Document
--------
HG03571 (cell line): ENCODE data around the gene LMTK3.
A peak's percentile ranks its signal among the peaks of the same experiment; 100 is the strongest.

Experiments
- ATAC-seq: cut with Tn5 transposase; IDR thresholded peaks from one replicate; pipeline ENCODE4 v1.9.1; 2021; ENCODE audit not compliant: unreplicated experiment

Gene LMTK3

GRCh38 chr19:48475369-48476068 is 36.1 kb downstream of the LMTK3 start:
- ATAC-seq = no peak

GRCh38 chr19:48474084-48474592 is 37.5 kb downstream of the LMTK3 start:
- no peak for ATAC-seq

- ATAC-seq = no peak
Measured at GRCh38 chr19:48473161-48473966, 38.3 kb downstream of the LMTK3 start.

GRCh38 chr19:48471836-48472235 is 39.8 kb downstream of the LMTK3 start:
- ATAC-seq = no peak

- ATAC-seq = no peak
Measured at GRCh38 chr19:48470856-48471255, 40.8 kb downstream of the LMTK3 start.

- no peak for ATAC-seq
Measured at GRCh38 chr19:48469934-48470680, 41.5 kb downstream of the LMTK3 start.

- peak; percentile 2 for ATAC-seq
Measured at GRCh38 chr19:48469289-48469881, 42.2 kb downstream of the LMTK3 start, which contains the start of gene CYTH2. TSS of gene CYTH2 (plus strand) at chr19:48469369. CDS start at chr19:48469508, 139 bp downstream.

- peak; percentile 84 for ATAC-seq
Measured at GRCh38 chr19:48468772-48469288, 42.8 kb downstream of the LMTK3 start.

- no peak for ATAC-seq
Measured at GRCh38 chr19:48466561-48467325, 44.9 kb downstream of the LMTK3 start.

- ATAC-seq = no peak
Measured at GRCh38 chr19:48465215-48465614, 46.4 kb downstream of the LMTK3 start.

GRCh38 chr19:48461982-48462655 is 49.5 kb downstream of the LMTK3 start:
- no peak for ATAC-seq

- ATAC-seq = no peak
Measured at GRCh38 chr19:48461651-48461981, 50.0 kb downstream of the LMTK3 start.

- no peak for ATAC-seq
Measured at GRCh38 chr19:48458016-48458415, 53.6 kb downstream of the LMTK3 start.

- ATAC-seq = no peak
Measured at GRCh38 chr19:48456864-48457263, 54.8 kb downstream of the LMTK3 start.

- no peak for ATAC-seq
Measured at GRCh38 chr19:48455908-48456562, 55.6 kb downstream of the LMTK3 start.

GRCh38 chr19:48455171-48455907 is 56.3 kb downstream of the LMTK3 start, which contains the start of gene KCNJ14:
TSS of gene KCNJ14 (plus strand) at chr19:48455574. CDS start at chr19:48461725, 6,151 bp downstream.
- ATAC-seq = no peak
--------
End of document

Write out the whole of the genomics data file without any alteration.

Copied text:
HG03571 (cell line): ENCODE data around the gene LMTK3.
A peak's percentile ranks its signal among the peaks of the same experiment; 100 is the strongest.

Experiments
- ATAC-seq: cut with Tn5 transposase; IDR thresholded peaks from one replicate; pipeline ENCODE4 v1.9.1; 2021; ENCODE audit not compliant: unreplicated experiment

Gene LMTK3

GRCh38 chr19:48475369-48476068 is 36.1 kb downstream of the LMTK3 start:
- ATAC-seq = no peak

GRCh38 chr19:48474084-48474592 is 37.5 kb downstream of the LMTK3 start:
- no peak for ATAC-seq

- ATAC-seq = no peak
Measured at GRCh38 chr19:48473161-48473966, 38.3 kb downstream of the LMTK3 start.

GRCh38 chr19:48471836-48472235 is 39.8 kb downstream of the LMTK3 start:
- ATAC-seq = no peak

- ATAC-seq = no peak
Measured at GRCh38 chr19:48470856-48471255, 40.8 kb downstream of the LMTK3 start.

- no peak for ATAC-seq
Measured at GRCh38 chr19:48469934-48470680, 41.5 kb downstream of the LMTK3 start.

- peak; percentile 2 for ATAC-seq
Measured at GRCh38 chr19:48469289-48469881, 42.2 kb downstream of the LMTK3 start, which contains the start of gene CYTH2. TSS of gene CYTH2 (plus strand) at chr19:48469369. CDS start at chr19:48469508, 139 bp downstream.

- peak; percentile 84 for ATAC-seq
Measured at GRCh38 chr19:48468772-48469288, 42.8 kb downstream of the LMTK3 start.

- no peak for ATAC-seq
Measured at GRCh38 chr19:48466561-48467325, 44.9 kb downstream of the LMTK3 start.

- ATAC-seq = no peak
Measured at GRCh38 chr19:48465215-48465614, 46.4 kb downstream of the LMTK3 start.

GRCh38 chr19:48461982-48462655 is 49.5 kb downstream of the LMTK3 start:
- no peak for ATAC-seq

- ATAC-seq = no peak
Measured at GRCh38 chr19:48461651-48461981, 50.0 kb downstream of the LMTK3 start.

- no peak for ATAC-seq
Measured at GRCh38 chr19:48458016-48458415, 53.6 kb downstream of the LMTK3 start.

- ATAC-seq = no peak
Measured at GRCh38 chr19:48456864-48457263, 54.8 kb downstream of the LMTK3 start.

- no peak for ATAC-seq
Measured at GRCh38 chr19:48455908-48456562, 55.6 kb downstream of the LMTK3 start.

GRCh38 chr19:48455171-48455907 is 56.3 kb downstream of the LMTK3 start, which contains the start of gene KCNJ14:
TSS of gene KCNJ14 (plus strand) at chr19:48455574. CDS start at chr19:48461725, 6,151 bp downstream.
- ATAC-seq = no peak